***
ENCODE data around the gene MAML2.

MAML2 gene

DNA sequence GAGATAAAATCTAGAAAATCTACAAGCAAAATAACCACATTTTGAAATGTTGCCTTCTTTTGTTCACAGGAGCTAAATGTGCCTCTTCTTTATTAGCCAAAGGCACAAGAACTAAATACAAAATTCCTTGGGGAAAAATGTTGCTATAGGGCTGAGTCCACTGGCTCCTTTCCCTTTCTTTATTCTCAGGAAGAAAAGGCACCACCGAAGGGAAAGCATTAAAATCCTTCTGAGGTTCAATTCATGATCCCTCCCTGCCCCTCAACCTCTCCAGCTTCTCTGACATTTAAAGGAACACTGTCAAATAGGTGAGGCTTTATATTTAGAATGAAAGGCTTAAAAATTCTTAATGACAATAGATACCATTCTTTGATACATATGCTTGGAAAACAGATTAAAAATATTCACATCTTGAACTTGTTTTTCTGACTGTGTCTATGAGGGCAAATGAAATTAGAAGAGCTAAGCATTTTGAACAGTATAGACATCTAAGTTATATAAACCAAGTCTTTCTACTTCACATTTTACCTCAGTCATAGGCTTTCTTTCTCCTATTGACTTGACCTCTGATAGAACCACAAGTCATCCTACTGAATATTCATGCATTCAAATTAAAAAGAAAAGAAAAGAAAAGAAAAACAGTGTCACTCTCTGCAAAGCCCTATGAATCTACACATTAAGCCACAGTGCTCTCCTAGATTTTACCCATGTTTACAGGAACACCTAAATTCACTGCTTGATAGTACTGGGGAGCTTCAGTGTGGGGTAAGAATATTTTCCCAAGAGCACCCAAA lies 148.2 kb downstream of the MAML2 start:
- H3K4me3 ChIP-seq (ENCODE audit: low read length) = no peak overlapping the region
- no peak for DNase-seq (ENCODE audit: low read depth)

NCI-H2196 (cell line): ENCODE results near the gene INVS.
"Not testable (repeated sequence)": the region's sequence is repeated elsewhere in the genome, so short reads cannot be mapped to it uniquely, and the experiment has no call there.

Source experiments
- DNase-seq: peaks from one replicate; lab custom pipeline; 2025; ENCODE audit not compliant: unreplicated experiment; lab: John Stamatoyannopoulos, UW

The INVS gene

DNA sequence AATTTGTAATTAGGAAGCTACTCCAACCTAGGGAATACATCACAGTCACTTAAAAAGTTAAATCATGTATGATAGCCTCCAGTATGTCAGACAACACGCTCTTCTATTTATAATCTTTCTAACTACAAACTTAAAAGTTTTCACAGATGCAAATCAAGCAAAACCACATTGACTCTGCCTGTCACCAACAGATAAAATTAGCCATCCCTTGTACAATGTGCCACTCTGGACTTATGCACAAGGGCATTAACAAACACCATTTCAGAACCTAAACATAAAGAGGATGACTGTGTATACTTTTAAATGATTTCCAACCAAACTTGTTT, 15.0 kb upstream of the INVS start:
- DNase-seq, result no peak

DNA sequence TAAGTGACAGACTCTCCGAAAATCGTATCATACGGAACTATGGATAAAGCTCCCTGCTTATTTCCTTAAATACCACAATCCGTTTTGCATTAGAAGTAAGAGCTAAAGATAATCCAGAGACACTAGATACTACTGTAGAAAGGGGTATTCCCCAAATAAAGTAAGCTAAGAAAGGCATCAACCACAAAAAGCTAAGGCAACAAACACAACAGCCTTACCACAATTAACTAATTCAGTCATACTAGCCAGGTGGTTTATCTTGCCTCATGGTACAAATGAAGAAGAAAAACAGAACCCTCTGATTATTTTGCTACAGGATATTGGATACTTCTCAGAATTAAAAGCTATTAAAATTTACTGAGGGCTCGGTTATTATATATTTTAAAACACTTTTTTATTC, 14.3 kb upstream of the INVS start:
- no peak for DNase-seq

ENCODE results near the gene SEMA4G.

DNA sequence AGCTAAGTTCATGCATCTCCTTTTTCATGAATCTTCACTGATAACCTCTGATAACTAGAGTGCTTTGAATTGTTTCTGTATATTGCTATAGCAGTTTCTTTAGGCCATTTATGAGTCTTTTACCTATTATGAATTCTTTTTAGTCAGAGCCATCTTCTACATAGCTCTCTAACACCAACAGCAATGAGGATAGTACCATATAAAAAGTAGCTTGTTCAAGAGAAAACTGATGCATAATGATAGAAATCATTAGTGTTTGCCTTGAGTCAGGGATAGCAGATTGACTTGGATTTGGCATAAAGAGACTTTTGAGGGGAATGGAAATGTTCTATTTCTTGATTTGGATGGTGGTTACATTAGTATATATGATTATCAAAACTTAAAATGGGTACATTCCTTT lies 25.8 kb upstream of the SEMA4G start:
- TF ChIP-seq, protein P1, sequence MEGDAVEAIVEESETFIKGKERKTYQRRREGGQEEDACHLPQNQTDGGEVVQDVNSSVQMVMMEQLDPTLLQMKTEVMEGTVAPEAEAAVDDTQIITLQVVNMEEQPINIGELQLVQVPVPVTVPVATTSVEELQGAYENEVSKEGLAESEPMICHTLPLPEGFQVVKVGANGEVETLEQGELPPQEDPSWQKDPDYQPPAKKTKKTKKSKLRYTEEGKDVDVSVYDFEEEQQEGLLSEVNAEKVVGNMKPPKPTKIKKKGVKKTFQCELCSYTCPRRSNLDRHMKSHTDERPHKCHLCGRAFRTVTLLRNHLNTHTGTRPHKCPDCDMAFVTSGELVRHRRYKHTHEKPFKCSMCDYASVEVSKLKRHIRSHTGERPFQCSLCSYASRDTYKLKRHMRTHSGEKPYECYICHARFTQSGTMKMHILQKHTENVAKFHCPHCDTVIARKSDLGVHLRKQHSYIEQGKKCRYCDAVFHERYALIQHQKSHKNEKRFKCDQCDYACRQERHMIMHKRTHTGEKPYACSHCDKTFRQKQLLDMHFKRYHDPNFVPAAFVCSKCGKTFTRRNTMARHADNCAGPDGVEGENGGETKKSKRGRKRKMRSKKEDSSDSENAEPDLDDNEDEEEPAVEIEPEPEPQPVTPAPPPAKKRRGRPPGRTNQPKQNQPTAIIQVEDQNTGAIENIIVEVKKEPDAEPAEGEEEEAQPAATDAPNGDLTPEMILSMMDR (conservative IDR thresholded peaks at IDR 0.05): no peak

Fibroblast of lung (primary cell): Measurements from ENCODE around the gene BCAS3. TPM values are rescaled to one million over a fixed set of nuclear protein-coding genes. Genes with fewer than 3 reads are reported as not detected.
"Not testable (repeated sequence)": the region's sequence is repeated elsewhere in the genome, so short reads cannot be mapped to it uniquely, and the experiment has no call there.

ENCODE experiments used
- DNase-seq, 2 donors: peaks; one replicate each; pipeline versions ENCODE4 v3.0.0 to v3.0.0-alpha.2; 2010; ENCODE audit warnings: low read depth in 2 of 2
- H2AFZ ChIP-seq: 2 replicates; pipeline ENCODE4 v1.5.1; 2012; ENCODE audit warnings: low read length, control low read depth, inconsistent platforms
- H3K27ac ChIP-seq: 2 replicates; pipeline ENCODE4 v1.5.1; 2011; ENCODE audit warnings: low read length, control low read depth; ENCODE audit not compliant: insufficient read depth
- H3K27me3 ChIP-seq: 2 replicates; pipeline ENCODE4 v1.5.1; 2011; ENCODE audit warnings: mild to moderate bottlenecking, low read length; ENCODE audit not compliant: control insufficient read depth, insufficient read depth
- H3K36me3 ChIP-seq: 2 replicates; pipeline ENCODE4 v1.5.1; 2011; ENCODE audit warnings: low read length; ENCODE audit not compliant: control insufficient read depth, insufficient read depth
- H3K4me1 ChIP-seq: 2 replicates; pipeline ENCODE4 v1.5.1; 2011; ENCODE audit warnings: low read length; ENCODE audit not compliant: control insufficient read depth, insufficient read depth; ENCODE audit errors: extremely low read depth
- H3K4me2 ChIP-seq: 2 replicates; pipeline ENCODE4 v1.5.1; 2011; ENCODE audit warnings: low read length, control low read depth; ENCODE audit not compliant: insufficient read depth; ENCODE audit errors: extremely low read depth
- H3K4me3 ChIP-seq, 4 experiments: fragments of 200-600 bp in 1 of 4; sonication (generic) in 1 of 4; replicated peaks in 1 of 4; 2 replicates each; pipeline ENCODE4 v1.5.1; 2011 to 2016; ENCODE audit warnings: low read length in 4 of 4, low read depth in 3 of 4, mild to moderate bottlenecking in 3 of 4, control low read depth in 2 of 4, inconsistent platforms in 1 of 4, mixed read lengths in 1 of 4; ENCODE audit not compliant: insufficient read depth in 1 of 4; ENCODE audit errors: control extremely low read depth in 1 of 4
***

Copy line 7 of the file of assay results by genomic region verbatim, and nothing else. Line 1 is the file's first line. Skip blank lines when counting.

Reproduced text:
"Not testable (repeated sequence)": the region's sequence is repeated elsewhere in the genome, so short reads cannot be mapped to it uniquely, and the experiment has no call there.